I am glad that Dan believes in the Nicene Creed, because it is a very important doctrine at the heart of Christianity. Unfortunately Dan came to accept this Creed as the product of a cultural debate. By reducing this to a mere product of the culture, Dan is trivializing the indispensable nature of this doctrine. Dan might be doing this unconsciously because the emerging culture is the postmodern culture. Emergent followers believe doctrines of the past are only true for their culture in time. Each culture of their time must find their own truth, if there is such a thing as truth. Dan is a postmodern pastor, from “baby buster” to “Gen X” to “postmodern” to “emerging”

So the word “emerging church” seemed safer and more non-age specific and began being used more and more, not only for churches and ministries focused on younger generations, but for churches focusing on the fact the culture was really changing and shifting. So the term moved past a generational focus to more of a cultural focus. (emphasis added)

With all due respect to Dan, the Nicene Creed was not shaped by culture or even some esoteric theological issues. I realize Dan has studied history and theology, and concluded that various doctrines were birthed culturally. Unfortunately, this is just plain wrong. The Nicene Creed was birthed because Arius, a pastor of the Baucalis Church in Alexandria in 318 AD, decided to teach Jesus is not God. He began to teach “the Word” in John 1:14 had a different nature from God, Jesus Christ is not eternal. Arius’s teaching was very appealing to former pagans of Gnosticism. This reminds us of the similarity of what the emerging church is doing by appealing to the pluralism of our postmodern culture, at the expense of God’s Word. To be fair we can’t completely blame Arius for coming up with this heresy because the Church partly opened the door for him when it tried to fight off a different heresy 50 years before Arius. At the Council of Antioch in 267 AD, the church rejected Sabellius and his formula that Jesus is of the same essence as God, but he was still lower than God in his modalistic order of being.

Just as the emerging churches of today, Arius changed the deity of Jesus Christ to make it more appealing and familiar with the former Gnostics who understand that there were different levels of divinity. Arius might be like the Brian McLaren of our time, who thinks Christians are an obstacle for the postmodern culture to come to faith. McLaren thinks we need to “save Jesus from Christianity”. In my humble opinion, Dan is so accustom to thinking about Christianity in terms of culture that he instinctively falls back to that as the reason for the Nicene Creed.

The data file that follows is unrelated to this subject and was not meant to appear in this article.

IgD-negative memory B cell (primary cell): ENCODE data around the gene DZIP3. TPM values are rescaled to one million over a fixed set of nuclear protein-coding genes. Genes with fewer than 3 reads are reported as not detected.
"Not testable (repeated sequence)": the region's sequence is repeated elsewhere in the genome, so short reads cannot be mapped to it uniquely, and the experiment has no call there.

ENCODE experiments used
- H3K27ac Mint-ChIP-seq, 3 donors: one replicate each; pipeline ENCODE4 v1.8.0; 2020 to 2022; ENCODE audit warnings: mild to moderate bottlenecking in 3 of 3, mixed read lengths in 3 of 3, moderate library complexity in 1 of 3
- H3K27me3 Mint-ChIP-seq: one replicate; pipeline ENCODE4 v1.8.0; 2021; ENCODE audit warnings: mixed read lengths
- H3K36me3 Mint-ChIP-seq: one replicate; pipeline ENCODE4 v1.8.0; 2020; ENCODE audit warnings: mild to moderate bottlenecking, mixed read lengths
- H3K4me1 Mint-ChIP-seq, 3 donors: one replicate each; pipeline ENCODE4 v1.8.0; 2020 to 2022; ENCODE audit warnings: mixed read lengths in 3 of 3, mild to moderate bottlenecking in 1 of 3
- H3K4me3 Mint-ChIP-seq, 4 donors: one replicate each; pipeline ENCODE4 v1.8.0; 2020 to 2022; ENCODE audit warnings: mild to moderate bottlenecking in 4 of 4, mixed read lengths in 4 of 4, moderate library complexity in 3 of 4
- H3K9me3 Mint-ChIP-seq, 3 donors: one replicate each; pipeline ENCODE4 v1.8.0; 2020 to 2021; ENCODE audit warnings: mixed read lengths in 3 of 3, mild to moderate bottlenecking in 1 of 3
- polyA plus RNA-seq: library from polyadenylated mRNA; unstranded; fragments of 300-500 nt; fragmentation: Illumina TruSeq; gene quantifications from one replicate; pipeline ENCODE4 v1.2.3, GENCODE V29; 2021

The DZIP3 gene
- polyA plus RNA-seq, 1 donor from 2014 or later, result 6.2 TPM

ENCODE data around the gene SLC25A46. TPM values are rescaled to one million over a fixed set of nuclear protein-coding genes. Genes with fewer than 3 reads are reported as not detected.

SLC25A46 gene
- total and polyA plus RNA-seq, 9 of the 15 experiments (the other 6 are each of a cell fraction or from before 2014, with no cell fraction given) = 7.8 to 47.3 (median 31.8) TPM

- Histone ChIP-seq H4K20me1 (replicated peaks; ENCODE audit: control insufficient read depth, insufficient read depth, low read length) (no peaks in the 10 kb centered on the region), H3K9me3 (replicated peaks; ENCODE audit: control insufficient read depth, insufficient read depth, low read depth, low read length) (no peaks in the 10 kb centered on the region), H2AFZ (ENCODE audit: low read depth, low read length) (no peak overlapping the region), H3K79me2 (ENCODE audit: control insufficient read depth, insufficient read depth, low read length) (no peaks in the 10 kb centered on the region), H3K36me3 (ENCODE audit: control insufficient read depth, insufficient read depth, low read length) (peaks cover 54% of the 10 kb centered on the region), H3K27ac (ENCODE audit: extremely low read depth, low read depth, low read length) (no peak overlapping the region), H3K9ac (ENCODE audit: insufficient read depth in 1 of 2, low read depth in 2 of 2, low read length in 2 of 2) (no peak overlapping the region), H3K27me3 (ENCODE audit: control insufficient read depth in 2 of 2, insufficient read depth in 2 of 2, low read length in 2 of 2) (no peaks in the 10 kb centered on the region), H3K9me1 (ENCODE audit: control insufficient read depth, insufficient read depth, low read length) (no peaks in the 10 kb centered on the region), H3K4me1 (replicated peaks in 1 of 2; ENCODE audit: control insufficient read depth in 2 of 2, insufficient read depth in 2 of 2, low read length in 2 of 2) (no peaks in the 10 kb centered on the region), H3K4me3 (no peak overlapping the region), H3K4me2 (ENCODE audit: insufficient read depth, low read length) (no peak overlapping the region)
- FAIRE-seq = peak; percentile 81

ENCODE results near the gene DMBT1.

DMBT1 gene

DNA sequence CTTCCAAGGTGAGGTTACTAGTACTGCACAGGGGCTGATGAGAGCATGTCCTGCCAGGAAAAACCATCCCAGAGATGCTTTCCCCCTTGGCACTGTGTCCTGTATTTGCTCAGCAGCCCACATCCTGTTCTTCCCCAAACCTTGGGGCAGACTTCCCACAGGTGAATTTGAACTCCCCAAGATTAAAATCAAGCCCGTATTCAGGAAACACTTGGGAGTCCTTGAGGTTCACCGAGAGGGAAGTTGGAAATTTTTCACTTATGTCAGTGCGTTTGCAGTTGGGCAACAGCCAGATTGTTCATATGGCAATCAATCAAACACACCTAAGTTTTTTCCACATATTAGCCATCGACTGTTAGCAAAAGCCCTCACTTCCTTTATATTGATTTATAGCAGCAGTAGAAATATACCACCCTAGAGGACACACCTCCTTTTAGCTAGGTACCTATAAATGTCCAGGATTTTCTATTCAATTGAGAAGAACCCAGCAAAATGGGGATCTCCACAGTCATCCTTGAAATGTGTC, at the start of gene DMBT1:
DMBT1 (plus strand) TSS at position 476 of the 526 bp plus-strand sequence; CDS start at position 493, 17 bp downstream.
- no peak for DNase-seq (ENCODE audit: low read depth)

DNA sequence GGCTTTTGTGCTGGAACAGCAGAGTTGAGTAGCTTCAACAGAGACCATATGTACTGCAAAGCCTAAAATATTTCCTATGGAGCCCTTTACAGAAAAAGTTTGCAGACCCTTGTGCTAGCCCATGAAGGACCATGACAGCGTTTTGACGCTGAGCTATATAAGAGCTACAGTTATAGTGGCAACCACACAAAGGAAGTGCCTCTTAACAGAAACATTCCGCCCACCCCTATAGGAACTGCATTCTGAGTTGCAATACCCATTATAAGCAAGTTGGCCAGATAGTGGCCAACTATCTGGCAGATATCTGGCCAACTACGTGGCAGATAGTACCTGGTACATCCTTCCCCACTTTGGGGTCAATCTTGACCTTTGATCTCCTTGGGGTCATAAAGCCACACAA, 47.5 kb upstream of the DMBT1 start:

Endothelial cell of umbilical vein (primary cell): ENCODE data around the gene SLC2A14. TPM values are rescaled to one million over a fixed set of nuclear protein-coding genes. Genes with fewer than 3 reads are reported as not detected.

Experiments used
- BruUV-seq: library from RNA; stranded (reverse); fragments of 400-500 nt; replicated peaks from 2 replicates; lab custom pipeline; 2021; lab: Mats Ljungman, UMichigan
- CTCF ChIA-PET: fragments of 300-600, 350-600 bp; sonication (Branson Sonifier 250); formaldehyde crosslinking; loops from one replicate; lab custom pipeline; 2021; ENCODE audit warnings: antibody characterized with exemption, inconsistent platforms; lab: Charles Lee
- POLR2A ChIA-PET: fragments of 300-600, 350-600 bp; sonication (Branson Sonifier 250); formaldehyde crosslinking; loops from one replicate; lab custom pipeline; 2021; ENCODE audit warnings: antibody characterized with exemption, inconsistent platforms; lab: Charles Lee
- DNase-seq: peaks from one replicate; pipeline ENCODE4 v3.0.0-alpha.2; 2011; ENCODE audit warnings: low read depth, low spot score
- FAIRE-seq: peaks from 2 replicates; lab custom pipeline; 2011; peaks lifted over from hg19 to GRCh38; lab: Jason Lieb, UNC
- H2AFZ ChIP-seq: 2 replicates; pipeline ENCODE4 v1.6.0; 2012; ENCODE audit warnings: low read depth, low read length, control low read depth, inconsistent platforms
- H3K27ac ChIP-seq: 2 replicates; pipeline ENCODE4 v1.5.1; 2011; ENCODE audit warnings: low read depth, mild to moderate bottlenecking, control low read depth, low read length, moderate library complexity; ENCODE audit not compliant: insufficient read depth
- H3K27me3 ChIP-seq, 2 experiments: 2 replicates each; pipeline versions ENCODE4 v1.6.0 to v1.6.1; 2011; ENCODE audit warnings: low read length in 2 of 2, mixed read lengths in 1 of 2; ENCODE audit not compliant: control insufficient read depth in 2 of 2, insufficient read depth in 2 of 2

What Arius proved is that to cause confusion, all you need is a crafty dialectic that appeals to the masses. This too parallels the emerging churches. Unfortunately, for Christianity, once the poison was swallowed it takes a long time to flush it all out. Although Arius was rebutted very quickly, the poison lingered for many years thereafter. The Nicene Creed was worded and designed to prevent anyone from twisting what the Bible clearly proclaims, the Divinity of Jesus Christ our Lord. As the Apostle Peter said, inevitably there will be those who want to twist Scripture to their own destruction. A form of the Arian heresy resurfaced as semi-Arianism. From a linguistic point of view, the difference between semi-Arians and Christians was so small. It all came down to just an extra letter “i”. It was between homoousios same substance, and homoiousios similar substance. I am trying to be a Berean as Dan suggested I should do. My question is, if Dan has studied history and theology as he said he did. How could he have concluded that the Nicene Creed was a product of the culture? Clearly, the teaching for the divinity of Jesus was there before Sabellius and Arius. The desire for people to deny the deity of Christ transcends time and culture. Christians today and throughout history hold to the deity of Christ and the doctrine of the trinity not as a product of culture, we hold to this because that is the revelation from God. There will be those who choose to teach heretical views of Christ, and the Church will fight off those teachings, but the fight itself is not the creator of the doctrine. Just as the emerging churches today challenge the authority and inerrancy of Scripture, but that in and of itself does not produce the doctrines of the Scripture, nor does it mean that there is confusion about the doctrines of the Scripture.